Tim Burton’s Sleepy Hollow sees Ichabod Crane (Johnny Depp) as he is sent to Sleepy Hollow to investigate the recent decapitations of three townspeople at the hands of the legendary Headless Horseman (Christopher Walken). The originally budget for this film was supposed to be significantly less at $30 million because they planned on filming in the United States. They decided to move the production across the pond over in England where they figured they could find a small town suitable for filming, but they couldn’t find one there either. According to Watch Mojo, the budget shot up to $70 million, so they could construct the perfect town to recreate Sleepy Hollow. It grossed over $209 million worldwide, so it more than made back what was spent on the production.
13 Signs (2002) – $72M
Preacher Graham Hess (Mel Gibson) moves in with his brother (Joaquin Phoenix) and his children after he looses faith in God when his wife dies in a tragic accident. When crop circles start to appear around his brother’s farmhouse property, Graham dismisses it at first until there are reports all over the world of the same strange occurrence. The late ’90s and early 2000s were a great time for M. Night Shyamalan, as he directed three hits in a row. With a budget of $72 million for Signs, he made back almost six times what was spent to make the film, grossing over $408 million worldwide.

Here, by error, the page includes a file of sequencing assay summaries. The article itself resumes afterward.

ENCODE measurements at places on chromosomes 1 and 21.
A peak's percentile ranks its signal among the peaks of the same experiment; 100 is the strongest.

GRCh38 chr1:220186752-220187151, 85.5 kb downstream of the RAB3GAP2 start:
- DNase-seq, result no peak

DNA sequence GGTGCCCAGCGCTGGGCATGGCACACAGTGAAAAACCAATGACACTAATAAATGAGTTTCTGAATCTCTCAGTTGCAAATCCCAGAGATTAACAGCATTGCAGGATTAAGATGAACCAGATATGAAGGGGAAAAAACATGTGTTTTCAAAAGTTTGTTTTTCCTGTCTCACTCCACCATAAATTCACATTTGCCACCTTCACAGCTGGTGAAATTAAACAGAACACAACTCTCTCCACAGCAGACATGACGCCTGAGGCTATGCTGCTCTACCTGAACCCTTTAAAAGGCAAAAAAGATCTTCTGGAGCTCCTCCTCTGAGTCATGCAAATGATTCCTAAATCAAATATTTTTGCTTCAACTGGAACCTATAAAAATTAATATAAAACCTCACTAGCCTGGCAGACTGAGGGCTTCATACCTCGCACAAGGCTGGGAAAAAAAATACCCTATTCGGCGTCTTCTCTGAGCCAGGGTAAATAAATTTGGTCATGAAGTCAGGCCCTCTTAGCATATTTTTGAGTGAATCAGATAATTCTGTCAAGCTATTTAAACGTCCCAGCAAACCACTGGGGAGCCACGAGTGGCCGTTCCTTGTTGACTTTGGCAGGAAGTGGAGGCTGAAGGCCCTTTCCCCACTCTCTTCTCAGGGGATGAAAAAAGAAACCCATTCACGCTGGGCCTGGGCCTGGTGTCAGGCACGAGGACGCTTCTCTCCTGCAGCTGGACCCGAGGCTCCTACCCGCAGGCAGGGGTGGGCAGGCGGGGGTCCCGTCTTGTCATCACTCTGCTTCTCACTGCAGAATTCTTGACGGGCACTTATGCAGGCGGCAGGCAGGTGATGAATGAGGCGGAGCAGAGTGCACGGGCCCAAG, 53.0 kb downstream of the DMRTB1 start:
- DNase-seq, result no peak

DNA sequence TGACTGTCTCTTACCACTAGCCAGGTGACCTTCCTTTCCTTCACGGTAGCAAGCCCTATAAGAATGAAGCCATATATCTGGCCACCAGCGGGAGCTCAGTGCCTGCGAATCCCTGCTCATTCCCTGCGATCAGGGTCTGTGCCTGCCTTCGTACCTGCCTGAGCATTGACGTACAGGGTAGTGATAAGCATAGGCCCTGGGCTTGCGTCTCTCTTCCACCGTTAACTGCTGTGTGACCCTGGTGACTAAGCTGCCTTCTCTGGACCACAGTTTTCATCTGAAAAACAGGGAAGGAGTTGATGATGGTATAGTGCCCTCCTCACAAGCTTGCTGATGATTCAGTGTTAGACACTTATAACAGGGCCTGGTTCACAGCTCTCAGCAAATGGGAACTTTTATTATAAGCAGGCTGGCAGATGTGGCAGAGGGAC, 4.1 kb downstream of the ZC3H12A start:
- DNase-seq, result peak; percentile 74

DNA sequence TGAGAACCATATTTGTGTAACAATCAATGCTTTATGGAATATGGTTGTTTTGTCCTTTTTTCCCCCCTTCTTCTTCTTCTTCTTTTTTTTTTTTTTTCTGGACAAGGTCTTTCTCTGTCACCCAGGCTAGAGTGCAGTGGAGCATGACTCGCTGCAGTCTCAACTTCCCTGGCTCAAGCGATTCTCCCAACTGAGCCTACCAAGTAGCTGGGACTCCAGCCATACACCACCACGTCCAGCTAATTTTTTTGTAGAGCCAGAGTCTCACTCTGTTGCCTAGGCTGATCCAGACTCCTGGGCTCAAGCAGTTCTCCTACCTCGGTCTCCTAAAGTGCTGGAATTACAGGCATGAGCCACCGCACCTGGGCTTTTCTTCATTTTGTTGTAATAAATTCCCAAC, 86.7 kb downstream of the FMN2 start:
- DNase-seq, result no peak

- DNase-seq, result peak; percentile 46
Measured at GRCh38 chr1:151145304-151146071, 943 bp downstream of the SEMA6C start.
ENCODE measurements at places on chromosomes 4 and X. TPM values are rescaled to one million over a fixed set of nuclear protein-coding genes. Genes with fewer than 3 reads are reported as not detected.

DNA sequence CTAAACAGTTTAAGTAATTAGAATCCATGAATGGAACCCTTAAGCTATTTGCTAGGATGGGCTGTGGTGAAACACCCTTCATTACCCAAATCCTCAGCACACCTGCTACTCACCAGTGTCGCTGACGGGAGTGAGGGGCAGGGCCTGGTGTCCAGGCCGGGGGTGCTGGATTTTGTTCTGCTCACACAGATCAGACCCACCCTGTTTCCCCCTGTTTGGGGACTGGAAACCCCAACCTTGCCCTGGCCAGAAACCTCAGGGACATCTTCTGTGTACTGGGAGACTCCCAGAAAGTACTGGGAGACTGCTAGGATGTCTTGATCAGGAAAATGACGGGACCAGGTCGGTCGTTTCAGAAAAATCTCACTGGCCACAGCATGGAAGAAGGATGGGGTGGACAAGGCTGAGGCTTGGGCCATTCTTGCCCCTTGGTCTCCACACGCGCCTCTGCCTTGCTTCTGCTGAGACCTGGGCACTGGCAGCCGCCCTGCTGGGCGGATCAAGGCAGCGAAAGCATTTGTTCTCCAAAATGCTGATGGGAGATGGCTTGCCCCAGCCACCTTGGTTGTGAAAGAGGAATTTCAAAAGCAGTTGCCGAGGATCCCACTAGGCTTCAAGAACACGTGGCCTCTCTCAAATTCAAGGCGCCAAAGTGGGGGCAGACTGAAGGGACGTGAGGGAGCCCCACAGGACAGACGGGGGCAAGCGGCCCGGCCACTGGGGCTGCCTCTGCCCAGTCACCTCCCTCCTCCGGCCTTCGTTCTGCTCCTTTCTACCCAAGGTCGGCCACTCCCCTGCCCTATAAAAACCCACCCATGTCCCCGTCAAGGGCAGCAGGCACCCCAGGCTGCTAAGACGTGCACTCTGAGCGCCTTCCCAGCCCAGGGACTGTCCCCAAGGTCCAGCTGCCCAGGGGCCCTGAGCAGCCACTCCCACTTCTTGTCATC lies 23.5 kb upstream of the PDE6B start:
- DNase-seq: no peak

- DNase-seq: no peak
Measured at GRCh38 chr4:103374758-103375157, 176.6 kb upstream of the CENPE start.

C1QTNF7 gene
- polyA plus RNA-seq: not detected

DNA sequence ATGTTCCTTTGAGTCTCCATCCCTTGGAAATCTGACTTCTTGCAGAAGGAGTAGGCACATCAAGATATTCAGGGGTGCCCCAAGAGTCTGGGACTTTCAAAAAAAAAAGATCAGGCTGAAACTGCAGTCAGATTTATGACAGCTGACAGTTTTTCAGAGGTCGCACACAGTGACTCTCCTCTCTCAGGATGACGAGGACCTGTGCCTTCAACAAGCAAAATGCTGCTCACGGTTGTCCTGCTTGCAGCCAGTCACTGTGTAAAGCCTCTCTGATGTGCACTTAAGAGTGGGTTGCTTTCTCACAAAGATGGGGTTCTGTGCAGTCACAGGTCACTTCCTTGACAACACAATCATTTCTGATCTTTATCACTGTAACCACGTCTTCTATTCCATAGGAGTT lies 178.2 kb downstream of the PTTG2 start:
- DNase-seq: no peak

12 Alien: Resurrection (1997) – $75M
The fourth film in the Sigourney Weaver-led Alien franchise takes place two centuries after Ellen Ripley’s death. A human/alien hybrid clone of Ellen is left to aid a crew of space pirates to stop the aliens from reaching Earth. Sigourney Weaver actually refused to do Alien: Resurrection, but when asked why she changed her mind, she said “they basically drove a dump truck full of money to my house.” It’s a comical response, but it also makes sense considering the budget to make the film was $75 million. The film was a financial success as it grossed over $161 million at the global box office.
11 It Chapter Two (2019) – $79M